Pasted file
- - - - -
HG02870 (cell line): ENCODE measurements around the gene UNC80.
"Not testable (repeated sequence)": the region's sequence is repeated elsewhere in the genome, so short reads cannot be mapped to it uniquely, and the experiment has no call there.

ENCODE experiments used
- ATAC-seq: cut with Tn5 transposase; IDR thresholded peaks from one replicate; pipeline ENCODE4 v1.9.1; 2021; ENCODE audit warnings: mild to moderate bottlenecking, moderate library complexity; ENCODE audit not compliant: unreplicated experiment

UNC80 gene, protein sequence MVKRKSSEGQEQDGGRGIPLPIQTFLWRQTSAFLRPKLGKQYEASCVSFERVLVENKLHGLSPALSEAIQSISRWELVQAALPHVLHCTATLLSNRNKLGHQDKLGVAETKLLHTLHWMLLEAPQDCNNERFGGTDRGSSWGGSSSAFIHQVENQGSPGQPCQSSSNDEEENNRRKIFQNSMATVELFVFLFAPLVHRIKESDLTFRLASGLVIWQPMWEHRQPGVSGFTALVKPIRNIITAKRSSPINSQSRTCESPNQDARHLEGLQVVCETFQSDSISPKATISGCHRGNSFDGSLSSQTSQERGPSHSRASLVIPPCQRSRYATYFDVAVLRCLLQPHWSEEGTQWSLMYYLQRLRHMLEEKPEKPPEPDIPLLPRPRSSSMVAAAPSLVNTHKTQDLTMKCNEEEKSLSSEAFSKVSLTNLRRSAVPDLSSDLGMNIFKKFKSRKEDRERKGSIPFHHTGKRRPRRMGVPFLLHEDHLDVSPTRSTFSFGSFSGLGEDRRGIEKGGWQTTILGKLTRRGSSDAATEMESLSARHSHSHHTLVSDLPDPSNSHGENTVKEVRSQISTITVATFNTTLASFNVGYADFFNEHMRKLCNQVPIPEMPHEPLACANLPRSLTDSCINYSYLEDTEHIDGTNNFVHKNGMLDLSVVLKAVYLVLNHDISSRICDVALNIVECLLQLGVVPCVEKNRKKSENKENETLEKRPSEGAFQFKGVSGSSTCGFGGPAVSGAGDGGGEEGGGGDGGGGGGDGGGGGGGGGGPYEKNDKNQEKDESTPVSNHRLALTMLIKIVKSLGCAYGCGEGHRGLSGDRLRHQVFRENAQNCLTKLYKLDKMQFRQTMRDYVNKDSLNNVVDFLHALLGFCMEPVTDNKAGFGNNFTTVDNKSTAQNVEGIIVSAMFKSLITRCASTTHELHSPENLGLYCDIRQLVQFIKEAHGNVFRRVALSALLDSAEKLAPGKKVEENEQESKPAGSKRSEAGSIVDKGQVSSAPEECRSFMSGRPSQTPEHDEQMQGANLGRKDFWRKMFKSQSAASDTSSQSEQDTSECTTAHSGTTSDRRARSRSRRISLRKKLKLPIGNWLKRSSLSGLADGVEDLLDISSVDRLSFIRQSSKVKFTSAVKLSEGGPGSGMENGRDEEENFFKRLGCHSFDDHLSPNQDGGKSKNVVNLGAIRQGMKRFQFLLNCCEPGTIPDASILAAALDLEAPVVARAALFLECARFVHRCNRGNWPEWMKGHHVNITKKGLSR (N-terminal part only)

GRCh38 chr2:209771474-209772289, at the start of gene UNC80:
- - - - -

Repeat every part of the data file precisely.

HG02870 (cell line): ENCODE measurements around the gene UNC80.
"Not testable (repeated sequence)": the region's sequence is repeated elsewhere in the genome, so short reads cannot be mapped to it uniquely, and the experiment has no call there.

ENCODE experiments used
- ATAC-seq: cut with Tn5 transposase; IDR thresholded peaks from one replicate; pipeline ENCODE4 v1.9.1; 2021; ENCODE audit warnings: mild to moderate bottlenecking, moderate library complexity; ENCODE audit not compliant: unreplicated experiment

UNC80 gene, protein sequence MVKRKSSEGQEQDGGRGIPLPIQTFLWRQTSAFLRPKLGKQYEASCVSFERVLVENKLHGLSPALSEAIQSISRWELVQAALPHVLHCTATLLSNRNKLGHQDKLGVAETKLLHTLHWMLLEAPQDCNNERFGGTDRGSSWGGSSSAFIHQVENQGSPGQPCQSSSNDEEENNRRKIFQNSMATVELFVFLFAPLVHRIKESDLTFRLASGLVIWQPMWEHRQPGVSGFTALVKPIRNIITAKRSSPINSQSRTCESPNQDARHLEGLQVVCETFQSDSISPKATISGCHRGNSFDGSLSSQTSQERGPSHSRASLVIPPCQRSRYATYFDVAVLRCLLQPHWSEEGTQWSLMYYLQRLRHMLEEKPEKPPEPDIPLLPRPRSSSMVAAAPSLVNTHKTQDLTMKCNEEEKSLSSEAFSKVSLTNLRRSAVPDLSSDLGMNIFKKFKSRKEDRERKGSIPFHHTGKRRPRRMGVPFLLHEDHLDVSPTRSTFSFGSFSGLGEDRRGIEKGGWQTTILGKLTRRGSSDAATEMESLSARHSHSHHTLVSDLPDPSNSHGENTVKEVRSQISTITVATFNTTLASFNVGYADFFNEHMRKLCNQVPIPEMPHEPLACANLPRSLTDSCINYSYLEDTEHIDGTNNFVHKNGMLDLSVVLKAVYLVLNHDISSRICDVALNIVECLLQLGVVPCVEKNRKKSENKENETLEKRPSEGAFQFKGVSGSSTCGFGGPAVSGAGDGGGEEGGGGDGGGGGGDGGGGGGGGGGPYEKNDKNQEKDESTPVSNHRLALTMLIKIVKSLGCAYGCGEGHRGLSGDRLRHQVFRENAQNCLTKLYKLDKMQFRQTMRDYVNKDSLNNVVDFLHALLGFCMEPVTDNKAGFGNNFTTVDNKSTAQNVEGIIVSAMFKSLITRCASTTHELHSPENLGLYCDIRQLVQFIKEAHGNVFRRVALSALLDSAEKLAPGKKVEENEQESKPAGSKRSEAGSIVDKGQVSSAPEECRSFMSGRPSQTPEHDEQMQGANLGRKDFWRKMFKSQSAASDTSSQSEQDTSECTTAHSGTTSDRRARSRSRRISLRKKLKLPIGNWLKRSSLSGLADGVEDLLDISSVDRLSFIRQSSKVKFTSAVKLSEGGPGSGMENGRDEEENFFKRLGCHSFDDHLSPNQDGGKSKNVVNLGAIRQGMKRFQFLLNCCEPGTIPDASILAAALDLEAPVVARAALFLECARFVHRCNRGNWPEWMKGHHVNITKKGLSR (N-terminal part only)

GRCh38 chr2:209771474-209772289, at the start of gene UNC80: